I think this is a pretty good demonstration of people observing the same event and drawing diametrically opposed conclusions. It's a phenomenon that happens, unseen, hundreds of times a day. Most of the time, we assume others think like we do. It's only when we stop keeping our thoughts and opinions to ourselves that disputes arise... and we have to collaborate on how we want to live together, what values we share, and what behaviors we are (or aren't) willing to tolerate.

I've been disappointed that the NVC and Social Change discussion list never mentioned the Virginia Tech shooting: not to offer prayers; not to discuss how NVC could have changed anything, at any step along the long path; not to discuss how NVC might have a measurable effect on preventing this kind of occurrence. I had hoped that people so focused on reducing violence would have something to contribute to the discussion.

NVC talks about "Empathy before Education" and "Connection before Correction," and I've seen little of this in the conversations about gun control. (I've heard lots of ridicule, however - each side saying the other must be brain damaged to hold the views they do). I like NLP's S.O.A.R. process.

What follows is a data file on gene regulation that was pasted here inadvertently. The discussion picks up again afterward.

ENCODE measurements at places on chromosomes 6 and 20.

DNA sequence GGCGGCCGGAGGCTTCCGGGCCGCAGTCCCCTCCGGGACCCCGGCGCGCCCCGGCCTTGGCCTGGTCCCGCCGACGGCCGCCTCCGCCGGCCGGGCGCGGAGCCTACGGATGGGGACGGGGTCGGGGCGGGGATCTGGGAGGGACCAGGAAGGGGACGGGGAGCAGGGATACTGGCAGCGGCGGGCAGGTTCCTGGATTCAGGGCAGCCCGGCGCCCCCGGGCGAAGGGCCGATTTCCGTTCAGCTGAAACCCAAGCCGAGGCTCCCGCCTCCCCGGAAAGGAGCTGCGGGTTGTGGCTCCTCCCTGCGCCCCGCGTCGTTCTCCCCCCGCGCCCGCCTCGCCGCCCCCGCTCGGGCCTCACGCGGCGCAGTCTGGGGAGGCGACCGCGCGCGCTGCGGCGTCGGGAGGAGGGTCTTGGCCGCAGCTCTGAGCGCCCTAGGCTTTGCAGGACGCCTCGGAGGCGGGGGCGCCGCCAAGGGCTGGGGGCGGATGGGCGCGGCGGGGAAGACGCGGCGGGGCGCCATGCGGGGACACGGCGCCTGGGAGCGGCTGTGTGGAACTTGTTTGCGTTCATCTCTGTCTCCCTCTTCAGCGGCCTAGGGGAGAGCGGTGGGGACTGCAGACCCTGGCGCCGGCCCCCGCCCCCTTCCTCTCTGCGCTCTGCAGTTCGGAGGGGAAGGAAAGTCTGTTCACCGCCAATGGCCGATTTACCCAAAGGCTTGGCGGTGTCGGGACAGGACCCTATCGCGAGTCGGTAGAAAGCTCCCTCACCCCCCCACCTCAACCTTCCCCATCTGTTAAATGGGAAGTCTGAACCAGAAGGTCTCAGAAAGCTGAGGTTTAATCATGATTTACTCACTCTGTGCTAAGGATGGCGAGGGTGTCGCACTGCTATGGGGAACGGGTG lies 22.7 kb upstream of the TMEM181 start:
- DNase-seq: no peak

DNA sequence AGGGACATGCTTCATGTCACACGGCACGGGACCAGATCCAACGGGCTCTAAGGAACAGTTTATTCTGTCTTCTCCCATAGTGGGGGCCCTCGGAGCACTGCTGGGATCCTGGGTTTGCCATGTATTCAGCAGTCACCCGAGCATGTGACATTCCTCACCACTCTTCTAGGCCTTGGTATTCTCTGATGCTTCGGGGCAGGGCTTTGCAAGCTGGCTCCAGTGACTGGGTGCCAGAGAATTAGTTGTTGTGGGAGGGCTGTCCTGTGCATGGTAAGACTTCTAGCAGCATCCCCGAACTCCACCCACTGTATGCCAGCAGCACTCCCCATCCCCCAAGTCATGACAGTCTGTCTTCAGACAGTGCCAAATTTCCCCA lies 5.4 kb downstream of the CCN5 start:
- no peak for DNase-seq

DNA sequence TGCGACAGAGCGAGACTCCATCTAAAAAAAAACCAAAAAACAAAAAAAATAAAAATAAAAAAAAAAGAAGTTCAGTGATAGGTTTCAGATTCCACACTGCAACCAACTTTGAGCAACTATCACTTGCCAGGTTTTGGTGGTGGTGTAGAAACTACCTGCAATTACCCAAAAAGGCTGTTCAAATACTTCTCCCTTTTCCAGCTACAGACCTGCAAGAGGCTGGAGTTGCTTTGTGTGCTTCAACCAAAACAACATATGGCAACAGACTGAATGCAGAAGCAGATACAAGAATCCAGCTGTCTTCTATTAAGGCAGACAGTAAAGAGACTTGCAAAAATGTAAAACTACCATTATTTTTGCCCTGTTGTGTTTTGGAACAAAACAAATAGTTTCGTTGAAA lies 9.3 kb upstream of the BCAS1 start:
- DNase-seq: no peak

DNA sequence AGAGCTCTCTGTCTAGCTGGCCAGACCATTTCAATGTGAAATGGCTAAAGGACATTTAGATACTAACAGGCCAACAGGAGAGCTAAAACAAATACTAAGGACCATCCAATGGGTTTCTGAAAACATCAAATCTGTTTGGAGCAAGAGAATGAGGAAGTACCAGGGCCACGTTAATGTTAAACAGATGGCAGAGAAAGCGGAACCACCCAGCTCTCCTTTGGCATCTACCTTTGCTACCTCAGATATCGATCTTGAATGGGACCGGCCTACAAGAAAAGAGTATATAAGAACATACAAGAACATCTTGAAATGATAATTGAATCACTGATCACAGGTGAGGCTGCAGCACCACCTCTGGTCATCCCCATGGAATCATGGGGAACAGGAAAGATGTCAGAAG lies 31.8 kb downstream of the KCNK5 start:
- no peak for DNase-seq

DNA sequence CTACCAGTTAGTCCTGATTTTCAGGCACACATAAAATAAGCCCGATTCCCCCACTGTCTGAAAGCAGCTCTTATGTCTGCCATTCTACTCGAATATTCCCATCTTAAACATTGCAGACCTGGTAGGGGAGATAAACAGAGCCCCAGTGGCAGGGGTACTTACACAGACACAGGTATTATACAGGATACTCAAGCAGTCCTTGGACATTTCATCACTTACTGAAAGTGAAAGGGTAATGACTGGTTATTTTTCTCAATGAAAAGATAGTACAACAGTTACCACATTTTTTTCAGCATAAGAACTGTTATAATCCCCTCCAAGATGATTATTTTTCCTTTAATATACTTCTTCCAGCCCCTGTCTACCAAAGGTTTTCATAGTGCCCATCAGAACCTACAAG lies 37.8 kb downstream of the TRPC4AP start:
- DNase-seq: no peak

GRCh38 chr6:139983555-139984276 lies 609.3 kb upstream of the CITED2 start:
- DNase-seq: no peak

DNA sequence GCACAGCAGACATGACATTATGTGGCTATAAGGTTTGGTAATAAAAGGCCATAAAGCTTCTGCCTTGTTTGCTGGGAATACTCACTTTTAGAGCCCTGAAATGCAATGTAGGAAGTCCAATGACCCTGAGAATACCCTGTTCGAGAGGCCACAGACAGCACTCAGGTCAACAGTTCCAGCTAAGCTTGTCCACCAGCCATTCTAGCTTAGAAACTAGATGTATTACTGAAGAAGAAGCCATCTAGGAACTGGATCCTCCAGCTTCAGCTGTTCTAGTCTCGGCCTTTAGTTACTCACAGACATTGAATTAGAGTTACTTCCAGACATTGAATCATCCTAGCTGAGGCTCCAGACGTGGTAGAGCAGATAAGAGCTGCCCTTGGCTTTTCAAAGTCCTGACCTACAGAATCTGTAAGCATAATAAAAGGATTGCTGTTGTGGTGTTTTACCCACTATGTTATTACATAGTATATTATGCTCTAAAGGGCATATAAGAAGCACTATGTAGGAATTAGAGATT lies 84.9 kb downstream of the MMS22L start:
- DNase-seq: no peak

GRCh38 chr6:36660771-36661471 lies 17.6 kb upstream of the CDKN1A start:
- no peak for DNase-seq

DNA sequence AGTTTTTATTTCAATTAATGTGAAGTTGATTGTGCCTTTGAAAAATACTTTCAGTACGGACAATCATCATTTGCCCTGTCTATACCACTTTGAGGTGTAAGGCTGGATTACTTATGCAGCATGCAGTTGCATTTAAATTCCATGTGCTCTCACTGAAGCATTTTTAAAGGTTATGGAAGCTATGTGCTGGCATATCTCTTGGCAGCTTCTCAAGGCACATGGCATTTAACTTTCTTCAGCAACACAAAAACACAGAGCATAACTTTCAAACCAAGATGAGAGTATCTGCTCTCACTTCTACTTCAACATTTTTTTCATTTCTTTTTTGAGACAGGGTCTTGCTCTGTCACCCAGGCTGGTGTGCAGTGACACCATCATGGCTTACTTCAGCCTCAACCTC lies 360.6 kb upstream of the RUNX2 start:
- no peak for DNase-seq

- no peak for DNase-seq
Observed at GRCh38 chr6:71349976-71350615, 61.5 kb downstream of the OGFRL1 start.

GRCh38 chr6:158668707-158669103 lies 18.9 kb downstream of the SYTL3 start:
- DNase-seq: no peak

Saturday, March 31, 2007

Portland Story Theater Wraps

Portland Story Theater is wrapping up its 2006-07 season. *sniff* It's going to be a long wait until the 2007-08 season commences. September? October? I so look forward to the shows. I'm especially enjoying Lawrence Howard's contributions, because although they aren't exactly a serial, there are recurring characters, so each story evokes memories of a previous story. I really enjoy the continuity; also, the slow revelation of history and connections. Lovely and compelling.

Saturday, March 24, 2007

Michael Hall Delivers In Portland

Michael Hall was in town last weekend to debut his new seminar, Unleashed! The Ultimate Self-Actualization Workshop.